Arthur, H.G. (1977) Teton Dam Failure. The Evaluation of Dam Safety: Engineering Foundation Conference Proceedings, ASCE, New York, New York, 61-71

Independent Panel to Review Cause of Teton Dam Failure (1976). Report to the U.S. Department of the Interior and the State of Idaho on Failure of Teton Dam. Idaho Falls, Idaho. December 1976

Macauley, D. (2000).  Building Big, Houghton Mifflin Company, New York, New York.

Teton Dam Disaster.Hearings Before a Subcommittee on Government Operations House of Representatives, 94th Congress, Second Session, August, 5, 6, and 31, 1976

Levy, Matthys, and Salvadori, Mario (1992).  Why Buildings Fall Down.  W. W. Norton & Company, New York, N. Y.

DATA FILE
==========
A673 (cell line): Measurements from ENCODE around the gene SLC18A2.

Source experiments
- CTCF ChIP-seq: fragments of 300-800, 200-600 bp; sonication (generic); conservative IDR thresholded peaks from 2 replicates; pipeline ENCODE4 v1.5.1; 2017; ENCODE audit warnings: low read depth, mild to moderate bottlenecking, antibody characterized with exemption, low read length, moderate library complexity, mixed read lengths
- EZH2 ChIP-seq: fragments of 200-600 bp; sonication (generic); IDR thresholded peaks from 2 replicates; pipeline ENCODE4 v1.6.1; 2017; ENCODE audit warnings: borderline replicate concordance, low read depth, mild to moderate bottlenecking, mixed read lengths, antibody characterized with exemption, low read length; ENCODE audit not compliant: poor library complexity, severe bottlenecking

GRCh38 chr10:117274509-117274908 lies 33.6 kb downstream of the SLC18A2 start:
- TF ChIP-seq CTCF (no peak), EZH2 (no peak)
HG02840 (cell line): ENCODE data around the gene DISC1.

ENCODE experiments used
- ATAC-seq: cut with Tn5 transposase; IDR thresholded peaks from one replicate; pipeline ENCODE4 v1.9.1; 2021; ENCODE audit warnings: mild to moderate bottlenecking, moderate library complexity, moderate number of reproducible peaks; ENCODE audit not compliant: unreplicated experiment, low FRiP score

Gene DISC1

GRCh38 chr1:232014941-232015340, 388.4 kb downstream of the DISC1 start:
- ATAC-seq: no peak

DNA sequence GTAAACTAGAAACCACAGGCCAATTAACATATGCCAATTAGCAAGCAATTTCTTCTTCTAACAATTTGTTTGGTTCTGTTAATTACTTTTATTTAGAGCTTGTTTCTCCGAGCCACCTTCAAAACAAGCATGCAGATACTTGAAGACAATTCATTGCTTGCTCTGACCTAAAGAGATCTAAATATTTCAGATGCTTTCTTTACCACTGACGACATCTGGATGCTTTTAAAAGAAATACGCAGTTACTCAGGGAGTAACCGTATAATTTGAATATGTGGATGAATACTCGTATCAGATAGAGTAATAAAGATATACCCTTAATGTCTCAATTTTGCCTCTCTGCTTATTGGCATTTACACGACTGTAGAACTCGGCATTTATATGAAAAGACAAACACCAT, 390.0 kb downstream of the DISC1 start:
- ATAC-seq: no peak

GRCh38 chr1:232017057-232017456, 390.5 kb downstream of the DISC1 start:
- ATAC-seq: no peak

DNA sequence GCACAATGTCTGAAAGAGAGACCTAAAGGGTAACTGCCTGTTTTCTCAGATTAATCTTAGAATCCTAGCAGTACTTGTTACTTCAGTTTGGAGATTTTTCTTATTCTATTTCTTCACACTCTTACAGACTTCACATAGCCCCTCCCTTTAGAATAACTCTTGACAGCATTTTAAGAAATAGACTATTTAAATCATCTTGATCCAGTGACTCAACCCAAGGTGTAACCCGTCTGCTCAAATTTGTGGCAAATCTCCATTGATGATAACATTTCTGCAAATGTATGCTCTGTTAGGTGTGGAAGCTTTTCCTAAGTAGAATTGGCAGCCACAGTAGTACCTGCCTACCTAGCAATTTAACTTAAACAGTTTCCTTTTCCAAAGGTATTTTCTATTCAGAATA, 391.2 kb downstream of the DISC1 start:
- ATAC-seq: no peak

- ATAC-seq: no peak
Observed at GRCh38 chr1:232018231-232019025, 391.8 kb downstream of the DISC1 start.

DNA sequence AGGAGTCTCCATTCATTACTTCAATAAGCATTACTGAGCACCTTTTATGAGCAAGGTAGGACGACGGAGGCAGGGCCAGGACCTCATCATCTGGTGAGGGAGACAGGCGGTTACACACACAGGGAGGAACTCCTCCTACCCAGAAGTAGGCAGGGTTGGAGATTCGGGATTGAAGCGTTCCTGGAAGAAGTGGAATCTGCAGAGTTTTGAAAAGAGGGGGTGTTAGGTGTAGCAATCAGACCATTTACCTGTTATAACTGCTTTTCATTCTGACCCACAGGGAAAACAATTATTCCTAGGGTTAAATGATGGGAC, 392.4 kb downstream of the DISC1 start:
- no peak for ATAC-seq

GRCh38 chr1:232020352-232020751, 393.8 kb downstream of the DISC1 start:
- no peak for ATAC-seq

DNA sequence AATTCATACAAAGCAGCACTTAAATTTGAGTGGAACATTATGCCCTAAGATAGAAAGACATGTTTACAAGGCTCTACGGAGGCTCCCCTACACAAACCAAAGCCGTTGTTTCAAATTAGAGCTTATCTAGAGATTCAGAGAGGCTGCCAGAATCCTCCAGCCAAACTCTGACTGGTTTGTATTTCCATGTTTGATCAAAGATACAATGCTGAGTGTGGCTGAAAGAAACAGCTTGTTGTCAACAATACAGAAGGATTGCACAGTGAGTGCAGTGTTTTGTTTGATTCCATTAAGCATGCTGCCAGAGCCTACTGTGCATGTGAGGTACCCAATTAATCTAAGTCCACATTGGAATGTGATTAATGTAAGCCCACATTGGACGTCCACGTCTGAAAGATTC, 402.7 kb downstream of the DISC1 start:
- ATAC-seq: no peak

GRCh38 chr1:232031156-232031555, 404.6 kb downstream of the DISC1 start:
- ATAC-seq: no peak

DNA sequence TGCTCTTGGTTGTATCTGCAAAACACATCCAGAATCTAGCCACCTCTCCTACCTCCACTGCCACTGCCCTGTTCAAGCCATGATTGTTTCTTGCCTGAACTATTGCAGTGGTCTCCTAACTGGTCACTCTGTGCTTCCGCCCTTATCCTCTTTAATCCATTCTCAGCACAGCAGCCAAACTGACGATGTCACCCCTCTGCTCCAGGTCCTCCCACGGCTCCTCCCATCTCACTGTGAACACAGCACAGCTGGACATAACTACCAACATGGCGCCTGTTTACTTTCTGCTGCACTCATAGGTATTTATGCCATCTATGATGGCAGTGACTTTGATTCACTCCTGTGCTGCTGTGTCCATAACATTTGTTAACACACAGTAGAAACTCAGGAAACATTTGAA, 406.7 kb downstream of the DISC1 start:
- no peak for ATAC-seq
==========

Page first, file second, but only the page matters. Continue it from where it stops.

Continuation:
U.S. Bureau of Reclamation, Pacific Northwest Region, (1983)   Teton Basic Project, Lower Teton Division; Idaho; Fremont, Madison, and Teton Counties.

West, Terry R. (1995) Geology Applied to Engineering, Prentice Hall, New Jersey.

Web References

U.S. Bureau of Reclamation, dam website http://www.pn.usbr.gov/dams/Teton.shtml

The Failure of Teton Dam, U.S. Bureau of Reclamation, News Release (online) available 6/5/2001 (2001). < http://www.pn.usbr.gov/news/01new/dcoped.html>

Teton Dam Failure (2002). <http://www.geol.ucsb.edu/~arthur/Teton%20Dam/welcome_dam.html>

Teton Dam Flood. (2002). <http://www.ida.net/users/elaine/idgenweb/flood.htm> (Dec. 23, 2002) – Survivor’s account

Damage downstream http://www.lib.utah.edu/spc/photo/p211/p211.html

Slide presentation http://www.xgiguy.com/Teton%20Dam%20Failure_files/frame.htm

Illustrations from Chapter 7 of the book Beyond Failure: Forensic Case Studies for Civil Engineers, Delatte, Norbert J., ASCE Press.